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 This week we profile a recent publication in Annals of Oncology from Dr. Janessa Laskin
(front, sixth from right) at the BC Cancer Agency.

Can you provide a brief overview of your lab’s current research focus?

The historical model of oncology drug development has been to base the treatment of an individual on the outcomes and experience of those who have had similar appearing cancers, at least from the perspective of their cell of origin. Although this has met with variable success using cytotoxic agents it can also mean that many patients, including the majority with advanced cancer, receive expensive and toxic chemotherapy that result in little or no clinical benefit. The last decade of clinical trials using targeted agents has clearly demonstrated the need to identify specific targets within individual cancers to effectively employ targeted therapies. This approach has demonstrated success in the clinic, and limited genomic tests to guide cancer management are already standard of care for niche subpopulations (e.g. advanced lung cancer and melanoma). The challenge is to identify such targets for all cancer patients and the inherent genomic heterogeneity of cancers implies the requirement to assess each individual cancer and match it to a biologically relevant targeted therapy.

The timely production of genome scale data sets for individual cancer patients is something that was only theoretical a few years ago, but in the last 5 years our Personalized Oncogenomics (POG) project has demonstrated that: it is possible to identify and consent patients for whole genome analysis;  sequence their “normal” and cancer genomes and transcriptomes; analyze and report somatic and relevant germ-line alterations; identify potential actionable targets and work with clinicians to understand and apply this information to their patients.  POG is a translational research study which involves a close collaboration between the BC Cancer Agency (BCCA) clinical team and the BCCA Genome Sciences Centre.

This recent POG publication is an example of the power to innovate and discover new targets in cancer and how this approach can successfully repurpose drugs already in our armamentarium.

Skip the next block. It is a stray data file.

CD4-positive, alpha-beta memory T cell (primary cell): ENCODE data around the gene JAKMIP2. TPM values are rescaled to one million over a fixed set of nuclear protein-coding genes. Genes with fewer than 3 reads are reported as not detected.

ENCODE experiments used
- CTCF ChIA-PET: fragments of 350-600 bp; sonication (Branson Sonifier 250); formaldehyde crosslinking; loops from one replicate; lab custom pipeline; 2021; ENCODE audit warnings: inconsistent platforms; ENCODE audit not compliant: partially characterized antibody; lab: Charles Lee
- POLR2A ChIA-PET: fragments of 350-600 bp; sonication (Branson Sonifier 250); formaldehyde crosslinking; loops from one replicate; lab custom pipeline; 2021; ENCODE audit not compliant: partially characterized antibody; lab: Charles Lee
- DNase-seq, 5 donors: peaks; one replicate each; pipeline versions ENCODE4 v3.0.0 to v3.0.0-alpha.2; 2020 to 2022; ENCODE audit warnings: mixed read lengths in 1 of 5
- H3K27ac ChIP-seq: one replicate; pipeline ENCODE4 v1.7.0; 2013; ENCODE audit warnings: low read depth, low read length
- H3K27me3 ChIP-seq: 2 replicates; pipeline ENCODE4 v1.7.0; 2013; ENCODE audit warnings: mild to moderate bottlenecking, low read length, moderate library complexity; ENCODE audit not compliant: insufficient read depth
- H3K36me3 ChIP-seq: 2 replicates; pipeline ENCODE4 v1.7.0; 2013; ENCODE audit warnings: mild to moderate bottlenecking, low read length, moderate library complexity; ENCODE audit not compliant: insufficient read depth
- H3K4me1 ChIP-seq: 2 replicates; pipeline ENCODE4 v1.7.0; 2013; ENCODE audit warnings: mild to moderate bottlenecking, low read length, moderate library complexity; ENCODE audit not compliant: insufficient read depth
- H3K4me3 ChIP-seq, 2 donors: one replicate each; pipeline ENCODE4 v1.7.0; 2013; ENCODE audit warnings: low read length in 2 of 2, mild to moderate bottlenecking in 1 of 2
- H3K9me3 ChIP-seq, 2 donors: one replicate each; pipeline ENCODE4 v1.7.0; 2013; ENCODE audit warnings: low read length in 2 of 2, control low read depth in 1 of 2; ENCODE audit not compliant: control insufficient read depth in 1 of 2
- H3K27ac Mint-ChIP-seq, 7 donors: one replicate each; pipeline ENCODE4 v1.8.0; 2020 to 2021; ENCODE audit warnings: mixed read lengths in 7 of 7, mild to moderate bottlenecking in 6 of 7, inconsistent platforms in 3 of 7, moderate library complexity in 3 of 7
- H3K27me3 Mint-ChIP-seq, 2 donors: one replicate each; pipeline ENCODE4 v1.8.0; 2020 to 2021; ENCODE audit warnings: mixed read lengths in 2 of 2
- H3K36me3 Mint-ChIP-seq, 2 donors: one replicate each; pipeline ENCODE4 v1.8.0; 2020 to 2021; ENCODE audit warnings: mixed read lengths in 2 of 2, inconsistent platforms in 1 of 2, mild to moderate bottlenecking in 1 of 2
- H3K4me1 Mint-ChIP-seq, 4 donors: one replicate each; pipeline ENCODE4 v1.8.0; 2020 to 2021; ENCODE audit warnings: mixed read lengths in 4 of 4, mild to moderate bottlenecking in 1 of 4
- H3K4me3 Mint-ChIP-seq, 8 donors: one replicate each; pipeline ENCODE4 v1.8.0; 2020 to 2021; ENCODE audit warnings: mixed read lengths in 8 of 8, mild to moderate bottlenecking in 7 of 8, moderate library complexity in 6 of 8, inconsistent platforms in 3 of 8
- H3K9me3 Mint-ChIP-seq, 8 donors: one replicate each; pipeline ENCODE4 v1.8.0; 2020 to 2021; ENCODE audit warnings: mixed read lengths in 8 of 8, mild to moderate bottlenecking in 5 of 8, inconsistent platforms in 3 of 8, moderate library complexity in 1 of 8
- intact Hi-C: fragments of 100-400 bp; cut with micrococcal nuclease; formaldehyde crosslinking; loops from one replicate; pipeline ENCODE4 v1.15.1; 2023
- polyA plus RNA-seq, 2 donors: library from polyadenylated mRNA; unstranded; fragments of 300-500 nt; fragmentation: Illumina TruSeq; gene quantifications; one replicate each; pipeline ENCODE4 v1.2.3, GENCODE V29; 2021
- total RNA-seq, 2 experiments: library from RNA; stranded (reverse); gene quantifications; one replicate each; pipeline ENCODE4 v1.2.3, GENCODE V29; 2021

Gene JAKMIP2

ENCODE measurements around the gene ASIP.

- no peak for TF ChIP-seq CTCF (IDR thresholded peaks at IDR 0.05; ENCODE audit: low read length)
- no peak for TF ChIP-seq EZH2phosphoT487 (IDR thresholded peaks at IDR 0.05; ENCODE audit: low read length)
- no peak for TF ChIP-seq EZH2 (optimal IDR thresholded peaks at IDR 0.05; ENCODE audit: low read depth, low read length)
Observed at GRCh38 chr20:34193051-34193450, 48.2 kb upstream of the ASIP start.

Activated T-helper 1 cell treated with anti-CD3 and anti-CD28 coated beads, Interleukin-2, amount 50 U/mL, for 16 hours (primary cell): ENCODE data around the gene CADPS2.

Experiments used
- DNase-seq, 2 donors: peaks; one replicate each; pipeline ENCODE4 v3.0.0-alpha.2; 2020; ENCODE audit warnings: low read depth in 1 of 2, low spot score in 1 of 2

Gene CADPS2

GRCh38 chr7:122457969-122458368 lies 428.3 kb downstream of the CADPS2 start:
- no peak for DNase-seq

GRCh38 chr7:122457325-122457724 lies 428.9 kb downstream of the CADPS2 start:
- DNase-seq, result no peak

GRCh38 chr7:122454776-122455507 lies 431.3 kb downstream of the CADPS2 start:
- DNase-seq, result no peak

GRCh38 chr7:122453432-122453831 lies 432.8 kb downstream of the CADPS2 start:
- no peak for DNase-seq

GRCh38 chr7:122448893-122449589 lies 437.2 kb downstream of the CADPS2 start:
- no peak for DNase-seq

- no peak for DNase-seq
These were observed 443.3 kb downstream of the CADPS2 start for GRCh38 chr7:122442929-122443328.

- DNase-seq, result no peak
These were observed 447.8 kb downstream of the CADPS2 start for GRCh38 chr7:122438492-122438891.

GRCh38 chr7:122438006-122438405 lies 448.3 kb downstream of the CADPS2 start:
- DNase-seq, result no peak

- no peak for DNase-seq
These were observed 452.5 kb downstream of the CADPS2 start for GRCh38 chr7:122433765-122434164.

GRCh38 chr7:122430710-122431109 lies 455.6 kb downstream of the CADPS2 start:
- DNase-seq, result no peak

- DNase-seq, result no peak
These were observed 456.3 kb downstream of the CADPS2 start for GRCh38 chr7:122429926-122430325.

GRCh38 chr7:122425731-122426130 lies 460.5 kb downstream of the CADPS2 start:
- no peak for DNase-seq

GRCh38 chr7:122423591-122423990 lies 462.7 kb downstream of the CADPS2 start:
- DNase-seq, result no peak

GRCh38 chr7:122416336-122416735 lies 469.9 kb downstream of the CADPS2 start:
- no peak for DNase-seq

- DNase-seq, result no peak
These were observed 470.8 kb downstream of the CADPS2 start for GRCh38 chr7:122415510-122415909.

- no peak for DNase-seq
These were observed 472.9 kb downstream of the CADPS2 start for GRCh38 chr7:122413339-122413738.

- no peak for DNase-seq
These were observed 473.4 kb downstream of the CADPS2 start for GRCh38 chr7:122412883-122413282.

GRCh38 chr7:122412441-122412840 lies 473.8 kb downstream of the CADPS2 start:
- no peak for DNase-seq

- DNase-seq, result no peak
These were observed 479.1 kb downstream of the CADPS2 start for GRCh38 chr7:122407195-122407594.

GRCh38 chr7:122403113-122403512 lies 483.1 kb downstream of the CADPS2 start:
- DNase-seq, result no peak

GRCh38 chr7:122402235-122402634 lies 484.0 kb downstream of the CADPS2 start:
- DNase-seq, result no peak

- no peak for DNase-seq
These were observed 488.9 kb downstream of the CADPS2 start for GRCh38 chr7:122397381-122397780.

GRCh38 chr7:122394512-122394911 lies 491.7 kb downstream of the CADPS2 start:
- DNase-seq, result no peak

What is the significance of the findings in this publication?

Oncogenic gene fusions involving Neuregulin 1 (NRG1) have been described as recurrent aberrations in lung adenocarcinomas and had been proposed to represent a druggable signaling axis but this hypothesis had yet to be tested. In the overall POG project, we identified two patients with NRG1 fusion-positive cancers. The first had a primary lung adenocarcinoma, while the second had a primary intrahepatic cholangiocarcinoma, a disease type in which NRG1 fusions have not previously been described. Both were treated with the HER-family kinase inhibitor afatinib and both displayed significant and durable responses. These observations represent the first reported demonstration of a pan-HER tyrosine kinase inhibitor (TKI) response in NRG1 fusion-positive cancers in a clinical setting and the identification of a new target-drug combination has significant implications for cancer care.

What are the next steps for this research?

Advances in technology have provided insight into the complexity and diversity of cancer drivers suggesting that the future of cancer medicine will include the characterization of hundreds or perhaps thousands of cancer-driving pathways. Given the rarity of these novel cancer target-treatment subgroups these data need to be quickly and efficient shared throughout the global cancer community. POG is a catalyst for translational research and the project will continue to characterize the genomic and transcriptomic findings of patients with metastatic cancers and when possible we will test the clinical hypotheses this research uncovers.

If you’d like us to mention your funding sources, please list them.

This work would not be possible without the participation of our patients and families and the generous support of the BC Cancer Foundation. We also acknowledge contributions towards equipment and infrastructure from Canada Foundation for Innovation and the BC Knowledge Development Fund, as well as the support of the Canada Research Chairs and CIHR Foundation (FDN-143288) programs.

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